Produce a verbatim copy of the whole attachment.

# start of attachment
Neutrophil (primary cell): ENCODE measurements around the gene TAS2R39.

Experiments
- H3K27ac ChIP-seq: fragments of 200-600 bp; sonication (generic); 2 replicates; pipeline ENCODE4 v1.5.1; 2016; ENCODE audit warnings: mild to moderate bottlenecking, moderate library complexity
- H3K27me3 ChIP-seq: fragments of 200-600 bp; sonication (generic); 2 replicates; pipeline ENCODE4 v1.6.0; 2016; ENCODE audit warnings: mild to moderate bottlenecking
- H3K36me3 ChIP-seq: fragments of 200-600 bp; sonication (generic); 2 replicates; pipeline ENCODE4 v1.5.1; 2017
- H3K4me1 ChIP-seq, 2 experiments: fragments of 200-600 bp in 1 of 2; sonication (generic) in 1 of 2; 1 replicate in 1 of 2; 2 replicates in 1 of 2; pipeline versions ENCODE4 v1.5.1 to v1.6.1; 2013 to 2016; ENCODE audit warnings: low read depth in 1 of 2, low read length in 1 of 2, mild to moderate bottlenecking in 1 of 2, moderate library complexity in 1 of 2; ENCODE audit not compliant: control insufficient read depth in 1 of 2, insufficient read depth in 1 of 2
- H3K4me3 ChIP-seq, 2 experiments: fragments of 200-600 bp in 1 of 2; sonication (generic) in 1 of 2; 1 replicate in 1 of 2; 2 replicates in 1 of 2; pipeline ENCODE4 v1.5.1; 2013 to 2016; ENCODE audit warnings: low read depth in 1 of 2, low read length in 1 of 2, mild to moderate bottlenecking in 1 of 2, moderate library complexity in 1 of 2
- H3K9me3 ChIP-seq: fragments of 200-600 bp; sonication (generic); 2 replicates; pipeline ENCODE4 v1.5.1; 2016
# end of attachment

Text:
Neutrophil (primary cell): ENCODE measurements around the gene TAS2R39.

Experiments
- H3K27ac ChIP-seq: fragments of 200-600 bp; sonication (generic); 2 replicates; pipeline ENCODE4 v1.5.1; 2016; ENCODE audit warnings: mild to moderate bottlenecking, moderate library complexity
- H3K27me3 ChIP-seq: fragments of 200-600 bp; sonication (generic); 2 replicates; pipeline ENCODE4 v1.6.0; 2016; ENCODE audit warnings: mild to moderate bottlenecking
- H3K36me3 ChIP-seq: fragments of 200-600 bp; sonication (generic); 2 replicates; pipeline ENCODE4 v1.5.1; 2017
- H3K4me1 ChIP-seq, 2 experiments: fragments of 200-600 bp in 1 of 2; sonication (generic) in 1 of 2; 1 replicate in 1 of 2; 2 replicates in 1 of 2; pipeline versions ENCODE4 v1.5.1 to v1.6.1; 2013 to 2016; ENCODE audit warnings: low read depth in 1 of 2, low read length in 1 of 2, mild to moderate bottlenecking in 1 of 2, moderate library complexity in 1 of 2; ENCODE audit not compliant: control insufficient read depth in 1 of 2, insufficient read depth in 1 of 2
- H3K4me3 ChIP-seq, 2 experiments: fragments of 200-600 bp in 1 of 2; sonication (generic) in 1 of 2; 1 replicate in 1 of 2; 2 replicates in 1 of 2; pipeline ENCODE4 v1.5.1; 2013 to 2016; ENCODE audit warnings: low read depth in 1 of 2, low read length in 1 of 2, mild to moderate bottlenecking in 1 of 2, moderate library complexity in 1 of 2
- H3K9me3 ChIP-seq: fragments of 200-600 bp; sonication (generic); 2 replicates; pipeline ENCODE4 v1.5.1; 2016